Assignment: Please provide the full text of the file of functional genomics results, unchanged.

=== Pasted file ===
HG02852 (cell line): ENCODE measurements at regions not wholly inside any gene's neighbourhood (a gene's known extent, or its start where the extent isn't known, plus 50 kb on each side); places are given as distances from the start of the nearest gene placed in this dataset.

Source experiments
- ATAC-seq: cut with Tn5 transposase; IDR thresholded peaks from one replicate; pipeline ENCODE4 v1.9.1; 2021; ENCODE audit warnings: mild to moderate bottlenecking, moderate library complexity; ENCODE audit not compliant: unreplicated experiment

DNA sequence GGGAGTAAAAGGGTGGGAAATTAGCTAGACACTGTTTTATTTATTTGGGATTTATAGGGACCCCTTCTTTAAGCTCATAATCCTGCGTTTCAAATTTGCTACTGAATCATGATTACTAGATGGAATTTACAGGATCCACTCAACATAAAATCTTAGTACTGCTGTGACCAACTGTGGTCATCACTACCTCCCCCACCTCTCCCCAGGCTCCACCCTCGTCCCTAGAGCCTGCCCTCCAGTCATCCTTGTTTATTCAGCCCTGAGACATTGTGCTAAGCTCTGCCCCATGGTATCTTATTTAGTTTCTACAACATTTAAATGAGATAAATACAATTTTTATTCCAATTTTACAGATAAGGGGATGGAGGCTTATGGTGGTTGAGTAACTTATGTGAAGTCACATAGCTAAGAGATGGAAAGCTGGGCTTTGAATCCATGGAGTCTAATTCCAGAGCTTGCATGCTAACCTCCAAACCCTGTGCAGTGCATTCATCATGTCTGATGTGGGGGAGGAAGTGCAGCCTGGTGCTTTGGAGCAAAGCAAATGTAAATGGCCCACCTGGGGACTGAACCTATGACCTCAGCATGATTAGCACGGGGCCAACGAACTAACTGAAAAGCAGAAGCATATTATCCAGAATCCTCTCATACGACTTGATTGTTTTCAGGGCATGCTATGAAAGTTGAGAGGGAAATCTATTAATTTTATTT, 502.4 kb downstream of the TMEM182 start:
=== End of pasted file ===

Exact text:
HG02852 (cell line): ENCODE measurements at regions not wholly inside any gene's neighbourhood (a gene's known extent, or its start where the extent isn't known, plus 50 kb on each side); places are given as distances from the start of the nearest gene placed in this dataset.

Source experiments
- ATAC-seq: cut with Tn5 transposase; IDR thresholded peaks from one replicate; pipeline ENCODE4 v1.9.1; 2021; ENCODE audit warnings: mild to moderate bottlenecking, moderate library complexity; ENCODE audit not compliant: unreplicated experiment

DNA sequence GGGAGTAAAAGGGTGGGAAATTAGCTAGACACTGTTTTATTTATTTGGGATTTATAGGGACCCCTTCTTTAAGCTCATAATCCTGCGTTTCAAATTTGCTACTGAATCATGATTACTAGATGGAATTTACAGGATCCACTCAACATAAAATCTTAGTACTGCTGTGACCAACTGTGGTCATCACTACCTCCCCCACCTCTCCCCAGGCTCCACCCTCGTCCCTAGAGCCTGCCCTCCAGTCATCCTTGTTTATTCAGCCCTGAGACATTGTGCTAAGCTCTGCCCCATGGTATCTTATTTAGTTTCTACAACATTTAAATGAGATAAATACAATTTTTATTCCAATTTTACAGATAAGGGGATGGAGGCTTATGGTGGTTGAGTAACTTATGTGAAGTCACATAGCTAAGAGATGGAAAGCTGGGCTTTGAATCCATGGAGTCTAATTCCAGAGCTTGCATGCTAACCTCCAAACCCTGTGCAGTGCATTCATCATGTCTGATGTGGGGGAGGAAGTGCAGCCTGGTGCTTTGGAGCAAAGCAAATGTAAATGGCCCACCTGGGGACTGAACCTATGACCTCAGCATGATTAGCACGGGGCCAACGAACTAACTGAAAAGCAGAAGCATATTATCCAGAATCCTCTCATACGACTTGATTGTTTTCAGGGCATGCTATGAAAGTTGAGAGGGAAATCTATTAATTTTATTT, 502.4 kb downstream of the TMEM182 start: